The West Virginia Supreme Court has just unanimously upheld the state’s Right to Work protections, which ensure that no Mountain State worker is forced to pay dues or fees to a union as a condition of employment.
National Right to Work Foundation President Mark Mix issued the following statement on the West Virginia Supreme Court’s decision:
“Today’s decision marks a great victory for Mountain State employees. The West Virginia Supreme Court rejected outrageous arguments from union lawyers that union hierarchies have a ‘right’ to extort money from workers forced to accept their so-called ‘representation,’ and in doing so protected the right of rank-and-file workers to freely choose whether or not to financially support a union. The court drew from a wide base of well-reasoned precedent for this conclusion, including the Foundation-won Janus v. AFSCME U.S. Supreme Court decision.
“Sustaining Right to Work ensures that employees across the state, including the workers whom the Foundation filed briefs for in this case, can rest assured that they cannot be fired for refusing to subsidize the agendas of union officials that they disapprove of, while permitting employees to financially support unions if they choose to.”
In the decision, Justice Evan Jenkins wrote for the majority that Right to Work “does not violate constitutional rights of association, property, or liberty” and that states are “expressly authorized under federal law” to prohibit union bosses from requiring dues or fees as a condition of employment. Four of the five justices also concluded that the U.S. Supreme Court’s decision in Janus v. AFSCME, which was argued and won by Foundation staff attorneys, required them to uphold the law.
After the West Virginia Legislature overrode Governor Tomblin’s veto on the law and became the 26th Right to Work state on February 4, 2016, the National Right to Work Foundation announced an offer of free legal aid to any employees seeking to assert their rights under the new law. The Foundation also created a special task force to defend the West Virginia law, which went into full effect on July 1, 2016.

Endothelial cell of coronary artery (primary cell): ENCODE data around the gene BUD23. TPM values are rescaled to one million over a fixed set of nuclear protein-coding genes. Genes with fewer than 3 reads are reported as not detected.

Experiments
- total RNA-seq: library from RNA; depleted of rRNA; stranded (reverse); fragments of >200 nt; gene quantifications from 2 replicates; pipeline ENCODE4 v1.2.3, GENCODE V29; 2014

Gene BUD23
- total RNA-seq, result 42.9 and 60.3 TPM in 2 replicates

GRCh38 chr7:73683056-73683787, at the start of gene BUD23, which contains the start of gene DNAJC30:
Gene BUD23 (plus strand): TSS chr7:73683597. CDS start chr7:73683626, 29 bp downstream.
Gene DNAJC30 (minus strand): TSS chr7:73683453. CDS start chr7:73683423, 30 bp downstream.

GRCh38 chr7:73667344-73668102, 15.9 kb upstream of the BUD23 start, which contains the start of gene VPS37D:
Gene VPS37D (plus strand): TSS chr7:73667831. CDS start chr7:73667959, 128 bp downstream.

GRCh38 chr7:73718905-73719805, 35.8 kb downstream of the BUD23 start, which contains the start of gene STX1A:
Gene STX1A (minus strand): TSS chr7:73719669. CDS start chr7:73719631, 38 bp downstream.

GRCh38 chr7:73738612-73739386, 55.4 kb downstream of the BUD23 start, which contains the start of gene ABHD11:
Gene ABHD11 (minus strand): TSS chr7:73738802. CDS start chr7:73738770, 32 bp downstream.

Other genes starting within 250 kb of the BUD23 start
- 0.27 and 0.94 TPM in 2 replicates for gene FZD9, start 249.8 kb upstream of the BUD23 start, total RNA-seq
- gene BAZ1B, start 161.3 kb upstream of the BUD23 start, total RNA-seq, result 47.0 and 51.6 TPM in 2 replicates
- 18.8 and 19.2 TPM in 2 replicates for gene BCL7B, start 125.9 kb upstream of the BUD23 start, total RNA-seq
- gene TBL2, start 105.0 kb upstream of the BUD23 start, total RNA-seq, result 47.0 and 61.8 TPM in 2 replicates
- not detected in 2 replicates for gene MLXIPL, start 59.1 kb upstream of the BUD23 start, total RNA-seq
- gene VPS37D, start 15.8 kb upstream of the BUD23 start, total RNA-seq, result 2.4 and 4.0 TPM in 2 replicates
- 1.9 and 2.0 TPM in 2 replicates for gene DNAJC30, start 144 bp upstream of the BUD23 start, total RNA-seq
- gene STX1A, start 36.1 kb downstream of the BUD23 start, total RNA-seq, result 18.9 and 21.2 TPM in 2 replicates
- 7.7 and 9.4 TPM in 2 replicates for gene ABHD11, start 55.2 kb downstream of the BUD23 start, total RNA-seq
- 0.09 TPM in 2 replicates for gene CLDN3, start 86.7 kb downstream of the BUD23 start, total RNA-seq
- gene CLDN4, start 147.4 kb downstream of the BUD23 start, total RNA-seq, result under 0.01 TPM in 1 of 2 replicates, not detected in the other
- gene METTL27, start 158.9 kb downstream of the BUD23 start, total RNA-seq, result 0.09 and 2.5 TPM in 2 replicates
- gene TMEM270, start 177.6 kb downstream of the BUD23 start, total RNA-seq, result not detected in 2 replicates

Later that year, lawyers for several state unions brought a case called West Virginia AFL-CIO, et al. v. Governor James C. Justice, et al. in an attempt to overturn the popular law. Polling consistently shows that Americans back Right to Work laws. A scientific survey also found that eighty percent of union members supported the Right to Work principle that union membership and dues payment should be voluntary and not required as a condition of employment.
Judge Jennifer Bailey of the Kanawha County Circuit Court granted a preliminary injunction on the law on February 23, 2017, at the behest of union lawyers. Similar arguments to the union lawyers’ primary arguments in this case for why the Right to Work protections for workers should be overturned had already been rejected by a Federal Court of Appeals and the Indiana Supreme Court, and also ran counter to nearly 70 years of legal precedent upholding the constitutionality of state Right to Work laws, including U.S. Supreme Court decisions.
The case was appealed to the West Virginia Supreme Court by attorneys for the state. Foundation staff attorneys filed 10 legal briefs for workers whose rights would be at risk if the law was repealed, including Reginald Gibbs, an employee of the Greenbrier Hotel and Casino, and Donna Harper, a nursing assistant at the Genesis HealthCare Tygert Center.
This case is the latest legal battle in the Foundation’s long history of effectively defending Right to Work laws in state and federal court from union boss attacks. In addition to West Virginia, Foundation staff attorneys have successfully pursued legal action in recent years to defend and enforce new Right to Work laws in Indiana, Michigan, Wisconsin and Kentucky, all of which have passed Right to Work protections for employees since 2012. In Michigan alone, Foundation staff attorneys have assisted employees in over 100 cases since Right to Work went into effect in early 2013.